Is your office full of insecure people?
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Soliciting help from them will demonstrate that it's acceptable to admit imperfections.

For Ugur Guler, working as a sales assistant in Istanbul’s textile industry proved to be a lesson in patience — and repeated frustrations. He had a manager who bullied him and whenever he asked his more experienced colleagues a question, they would say they couldn't help or didn’t know the answer. Guler isn’t sure what prompted this behaviour: maybe they were worried for their own jobs or nervous he might outshine them. But clearly there were a lot of insecure people working in his company. It got so bad that Guler wanted to leave.

“I do not know how to deal with colleagues who have [an] inferiority complex,” Guler said in an email. “I'm sure that … I will have to deal with [these] kind of people again.”

Other than going to extreme lengths like quitting your job, is there anything else you can do when colleagues’ insecurities start making your life miserable?

More common than you think

A good place to start is to try and understand whether your colleague lacks confidence, rather than being merely introverted or shy.

 An introverted person might just plod through the working day unnoticed, while someone unsure of themselves will constantly ask for reassurance instead.

Sometimes, insecurity is directly linked to the field you work in and the personalities it attracts. Some sectors breed apprehensive workers more than others, especially those positions where there is more subjectivity about performance. For example, “if a computer programmer can write a program which demonstrably works well, he or she is less likely to be insecure than a writer or an artist whose work is valued according to individual or collective preferences,” said Manhattan-based Ben Dattner, an executive coach and founder of Dattner Consulting LLC, in an email.

Do unto others

The worst thing you can do is make insecure colleagues feel even more apprehensive, according to Dattner. “This will exacerbate their anxiety and counterproductive behaviour,” he said. “Instead, try to convey genuine positive regard, and start with giving them the benefit of the doubt.”

Praise them when you can. “People who lack confidence in themselves and their performance need support and acknowledgement,” said Stockholm-based author and executive career coach Charlotte Hagard in an email.

One of the best ways to encourage them is by offering help in your area of expertise and then asking for help from them in areas in which they excel, according to Teresa Amabile, a Harvard Business School professor and director of research and co-author of The Progress Principle. “Soliciting help from them will demonstrate that it's acceptable to admit imperfections and enhance their sense of competence,” she said in an email. “Giving them help when they need it, in a non-condescending way that's attentive to what they really need, will enhance their skills and help establish a collaborative atmosphere.”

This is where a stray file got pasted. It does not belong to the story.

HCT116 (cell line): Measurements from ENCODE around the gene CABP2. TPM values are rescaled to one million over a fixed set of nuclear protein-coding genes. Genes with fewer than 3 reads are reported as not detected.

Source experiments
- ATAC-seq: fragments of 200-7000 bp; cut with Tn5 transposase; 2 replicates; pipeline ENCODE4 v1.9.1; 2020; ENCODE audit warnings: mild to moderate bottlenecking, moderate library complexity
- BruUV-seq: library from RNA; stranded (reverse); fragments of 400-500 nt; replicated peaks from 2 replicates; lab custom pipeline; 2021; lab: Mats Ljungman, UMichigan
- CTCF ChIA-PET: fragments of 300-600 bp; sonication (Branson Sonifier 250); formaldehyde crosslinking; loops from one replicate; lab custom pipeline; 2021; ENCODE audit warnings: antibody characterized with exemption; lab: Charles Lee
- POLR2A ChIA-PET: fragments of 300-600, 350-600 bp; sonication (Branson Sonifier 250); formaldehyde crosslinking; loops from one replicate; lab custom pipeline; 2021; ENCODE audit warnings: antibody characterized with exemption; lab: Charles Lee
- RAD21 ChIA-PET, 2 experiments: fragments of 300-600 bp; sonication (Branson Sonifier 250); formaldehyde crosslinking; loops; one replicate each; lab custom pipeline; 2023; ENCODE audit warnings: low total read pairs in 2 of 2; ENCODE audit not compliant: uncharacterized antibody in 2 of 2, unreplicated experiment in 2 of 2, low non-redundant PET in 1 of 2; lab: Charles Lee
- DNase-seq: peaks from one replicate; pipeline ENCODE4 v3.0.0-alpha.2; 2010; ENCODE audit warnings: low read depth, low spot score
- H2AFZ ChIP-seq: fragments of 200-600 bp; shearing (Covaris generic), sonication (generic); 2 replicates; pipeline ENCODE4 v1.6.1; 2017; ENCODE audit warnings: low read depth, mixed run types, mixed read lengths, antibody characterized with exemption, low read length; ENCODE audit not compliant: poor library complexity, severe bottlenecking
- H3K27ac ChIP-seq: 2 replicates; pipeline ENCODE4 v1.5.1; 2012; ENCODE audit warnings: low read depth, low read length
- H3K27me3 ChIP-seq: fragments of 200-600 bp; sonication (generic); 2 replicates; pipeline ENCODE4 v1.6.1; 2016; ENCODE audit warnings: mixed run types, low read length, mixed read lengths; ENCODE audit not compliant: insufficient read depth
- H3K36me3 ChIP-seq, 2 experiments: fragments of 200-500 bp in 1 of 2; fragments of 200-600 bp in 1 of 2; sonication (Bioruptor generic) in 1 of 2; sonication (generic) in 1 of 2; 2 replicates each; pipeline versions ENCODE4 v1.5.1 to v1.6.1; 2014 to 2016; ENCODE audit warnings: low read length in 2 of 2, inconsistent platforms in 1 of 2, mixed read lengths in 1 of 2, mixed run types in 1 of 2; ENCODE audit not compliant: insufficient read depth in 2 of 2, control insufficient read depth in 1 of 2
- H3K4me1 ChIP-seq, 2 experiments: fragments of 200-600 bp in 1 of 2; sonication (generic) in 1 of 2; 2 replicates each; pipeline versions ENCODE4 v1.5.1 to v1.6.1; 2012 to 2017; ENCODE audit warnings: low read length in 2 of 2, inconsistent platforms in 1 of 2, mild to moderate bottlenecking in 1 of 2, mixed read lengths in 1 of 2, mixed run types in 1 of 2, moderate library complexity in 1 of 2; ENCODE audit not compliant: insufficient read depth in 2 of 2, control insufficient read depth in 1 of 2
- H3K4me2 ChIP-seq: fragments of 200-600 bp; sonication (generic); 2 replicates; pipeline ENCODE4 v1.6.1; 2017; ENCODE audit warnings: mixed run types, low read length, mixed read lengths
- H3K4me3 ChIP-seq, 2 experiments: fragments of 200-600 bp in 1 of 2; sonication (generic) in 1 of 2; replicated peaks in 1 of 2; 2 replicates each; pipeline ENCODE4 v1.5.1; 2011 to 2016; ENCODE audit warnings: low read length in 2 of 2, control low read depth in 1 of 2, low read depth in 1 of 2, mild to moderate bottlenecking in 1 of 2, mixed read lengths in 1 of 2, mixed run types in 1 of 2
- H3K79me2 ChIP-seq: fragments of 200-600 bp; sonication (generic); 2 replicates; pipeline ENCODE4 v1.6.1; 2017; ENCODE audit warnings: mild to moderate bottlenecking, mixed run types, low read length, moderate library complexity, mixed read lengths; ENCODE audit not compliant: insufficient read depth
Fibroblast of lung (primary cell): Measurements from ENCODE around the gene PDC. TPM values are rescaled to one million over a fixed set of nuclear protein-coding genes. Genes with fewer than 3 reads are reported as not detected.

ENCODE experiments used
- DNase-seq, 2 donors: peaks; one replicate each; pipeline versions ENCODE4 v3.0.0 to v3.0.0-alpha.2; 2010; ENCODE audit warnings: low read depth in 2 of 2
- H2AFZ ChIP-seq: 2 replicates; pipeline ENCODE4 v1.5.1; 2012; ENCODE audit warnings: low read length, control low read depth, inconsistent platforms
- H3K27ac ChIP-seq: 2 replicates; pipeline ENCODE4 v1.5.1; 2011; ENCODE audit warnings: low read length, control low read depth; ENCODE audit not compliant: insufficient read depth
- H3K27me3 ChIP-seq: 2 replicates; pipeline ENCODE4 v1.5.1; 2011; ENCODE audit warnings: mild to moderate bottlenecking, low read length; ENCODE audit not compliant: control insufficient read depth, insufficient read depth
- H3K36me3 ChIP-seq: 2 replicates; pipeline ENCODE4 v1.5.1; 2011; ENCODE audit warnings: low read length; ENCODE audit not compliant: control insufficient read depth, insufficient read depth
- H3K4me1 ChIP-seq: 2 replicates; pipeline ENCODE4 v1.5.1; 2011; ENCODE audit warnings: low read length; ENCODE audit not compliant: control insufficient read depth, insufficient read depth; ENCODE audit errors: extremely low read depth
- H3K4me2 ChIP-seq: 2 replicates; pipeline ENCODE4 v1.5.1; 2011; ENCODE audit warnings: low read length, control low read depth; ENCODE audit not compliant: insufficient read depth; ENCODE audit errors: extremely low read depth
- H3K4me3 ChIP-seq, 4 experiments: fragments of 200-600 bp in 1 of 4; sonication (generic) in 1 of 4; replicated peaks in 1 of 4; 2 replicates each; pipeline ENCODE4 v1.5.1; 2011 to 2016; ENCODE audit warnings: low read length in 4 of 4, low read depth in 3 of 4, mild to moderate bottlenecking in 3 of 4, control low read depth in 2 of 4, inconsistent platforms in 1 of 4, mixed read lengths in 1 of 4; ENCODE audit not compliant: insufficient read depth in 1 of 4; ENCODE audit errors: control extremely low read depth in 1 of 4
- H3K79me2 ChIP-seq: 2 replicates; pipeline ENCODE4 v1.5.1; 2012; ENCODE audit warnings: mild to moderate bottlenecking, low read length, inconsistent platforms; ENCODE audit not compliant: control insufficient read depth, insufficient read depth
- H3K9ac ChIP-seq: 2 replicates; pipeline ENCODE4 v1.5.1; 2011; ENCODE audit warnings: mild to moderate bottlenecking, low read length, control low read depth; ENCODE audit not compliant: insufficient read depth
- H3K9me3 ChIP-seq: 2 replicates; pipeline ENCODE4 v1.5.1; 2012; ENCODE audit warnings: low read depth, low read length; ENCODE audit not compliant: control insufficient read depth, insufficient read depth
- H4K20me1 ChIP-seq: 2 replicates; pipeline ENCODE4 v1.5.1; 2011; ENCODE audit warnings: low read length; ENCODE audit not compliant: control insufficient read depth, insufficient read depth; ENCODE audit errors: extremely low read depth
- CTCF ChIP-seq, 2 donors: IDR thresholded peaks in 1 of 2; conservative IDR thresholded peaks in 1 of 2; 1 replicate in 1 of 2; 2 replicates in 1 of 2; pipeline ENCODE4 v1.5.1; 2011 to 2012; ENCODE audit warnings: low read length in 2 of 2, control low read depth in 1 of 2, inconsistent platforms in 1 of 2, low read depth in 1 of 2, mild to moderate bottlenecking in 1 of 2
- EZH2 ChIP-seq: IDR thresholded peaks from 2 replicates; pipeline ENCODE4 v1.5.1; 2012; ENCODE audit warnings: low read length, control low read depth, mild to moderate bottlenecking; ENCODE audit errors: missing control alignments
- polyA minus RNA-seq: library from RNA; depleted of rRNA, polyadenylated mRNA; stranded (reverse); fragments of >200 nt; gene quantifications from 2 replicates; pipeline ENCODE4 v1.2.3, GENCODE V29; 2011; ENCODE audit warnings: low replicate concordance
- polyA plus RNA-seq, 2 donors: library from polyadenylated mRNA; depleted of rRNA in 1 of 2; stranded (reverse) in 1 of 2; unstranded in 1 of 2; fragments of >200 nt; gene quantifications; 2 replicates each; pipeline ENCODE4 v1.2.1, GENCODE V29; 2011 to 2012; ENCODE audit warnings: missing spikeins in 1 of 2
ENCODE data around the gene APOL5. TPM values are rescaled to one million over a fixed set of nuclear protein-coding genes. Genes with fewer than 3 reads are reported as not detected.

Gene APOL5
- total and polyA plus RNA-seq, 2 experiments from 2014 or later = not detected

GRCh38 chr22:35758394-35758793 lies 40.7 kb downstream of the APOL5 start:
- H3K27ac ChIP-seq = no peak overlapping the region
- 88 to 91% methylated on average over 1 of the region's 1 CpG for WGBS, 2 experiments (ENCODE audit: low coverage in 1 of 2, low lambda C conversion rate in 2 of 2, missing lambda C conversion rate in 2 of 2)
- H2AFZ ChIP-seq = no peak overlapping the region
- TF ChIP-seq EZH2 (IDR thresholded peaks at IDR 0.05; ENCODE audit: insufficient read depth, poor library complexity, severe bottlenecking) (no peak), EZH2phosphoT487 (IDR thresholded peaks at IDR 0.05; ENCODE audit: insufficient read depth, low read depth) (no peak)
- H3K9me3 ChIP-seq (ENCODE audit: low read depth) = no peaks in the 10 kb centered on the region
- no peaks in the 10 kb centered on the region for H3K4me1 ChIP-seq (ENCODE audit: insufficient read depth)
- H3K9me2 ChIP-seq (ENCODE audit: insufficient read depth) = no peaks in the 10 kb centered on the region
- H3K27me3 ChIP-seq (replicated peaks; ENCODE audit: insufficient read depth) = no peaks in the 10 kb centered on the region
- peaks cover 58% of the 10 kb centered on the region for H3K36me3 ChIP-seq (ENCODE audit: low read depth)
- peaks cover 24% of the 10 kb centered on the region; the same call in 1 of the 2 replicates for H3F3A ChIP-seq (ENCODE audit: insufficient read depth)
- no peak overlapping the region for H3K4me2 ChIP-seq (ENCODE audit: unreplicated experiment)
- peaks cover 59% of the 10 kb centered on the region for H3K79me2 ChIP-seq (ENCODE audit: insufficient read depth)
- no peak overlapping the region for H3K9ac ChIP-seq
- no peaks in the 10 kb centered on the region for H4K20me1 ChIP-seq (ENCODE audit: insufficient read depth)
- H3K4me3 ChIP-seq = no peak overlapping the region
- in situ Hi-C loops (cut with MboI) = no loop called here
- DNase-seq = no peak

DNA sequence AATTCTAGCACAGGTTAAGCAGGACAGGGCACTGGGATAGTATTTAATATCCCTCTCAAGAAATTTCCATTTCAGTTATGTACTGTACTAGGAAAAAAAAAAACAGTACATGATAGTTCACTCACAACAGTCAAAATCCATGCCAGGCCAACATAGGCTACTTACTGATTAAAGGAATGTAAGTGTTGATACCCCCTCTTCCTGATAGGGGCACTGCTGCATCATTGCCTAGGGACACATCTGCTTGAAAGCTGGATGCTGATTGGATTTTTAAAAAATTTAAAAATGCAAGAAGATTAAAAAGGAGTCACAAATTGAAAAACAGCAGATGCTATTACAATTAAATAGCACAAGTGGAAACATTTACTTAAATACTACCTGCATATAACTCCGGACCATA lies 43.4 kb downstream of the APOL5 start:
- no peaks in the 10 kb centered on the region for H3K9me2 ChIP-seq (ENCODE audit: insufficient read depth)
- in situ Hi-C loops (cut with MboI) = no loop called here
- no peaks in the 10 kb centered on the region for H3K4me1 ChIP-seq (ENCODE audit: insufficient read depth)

Make sure to recognise them for any work well done. “The recognition can be either private or public, and it doesn't have to be elaborate,” said Amabile. “Even simply mentioning your appreciation for their contribution can go a long way.”

Learning on the job
As tempting as it might be to write someone like this off, it’s almost always worth trying to successfully engage with them to achieve your longer term objectives, according to Dattner. “Cultivating patience with colleagues is a useful skill, as it is inevitable that, at some point, even the most secure, confident and competent co-workers will disappoint you,” he said.

Show them respect

For Gabriel Garcia, founder and chief product officer at Barcelona-based MailTrack.io, daily end-of-day email reports by and for the whole team have proven helpful in making everyone feel more accountable and valuable. Early on, the company did it so colleagues from other departments knew what other departments were doing. Along the way, Garcia saw that the emails served another purpose. “Soon, I realised, too, that this routine helped people understand all the steps and hard work behind simple plans and features that could even look simple from the outside,” he said in an email. “When people understand you, they put themselves in your place — which even improves not only the quality of the feedback communication, but of feedback itself.”

If all else fails

You shouldn’t have to be on your own when it comes to dealing with issues like these. “The problem with insecure colleagues is really a management problem, not your problem,” said Hagard. “If your manager allows people to be disrespectful and rude to one other, it’s really something that needs to be addressed by your manager. Leaders always set the corporate culture.”

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Career Coach is a twice-monthly column on BBC Capital in which we consider the career turning points and questions many professionals face. We welcome questions from readers at careercoach@bbc.com.

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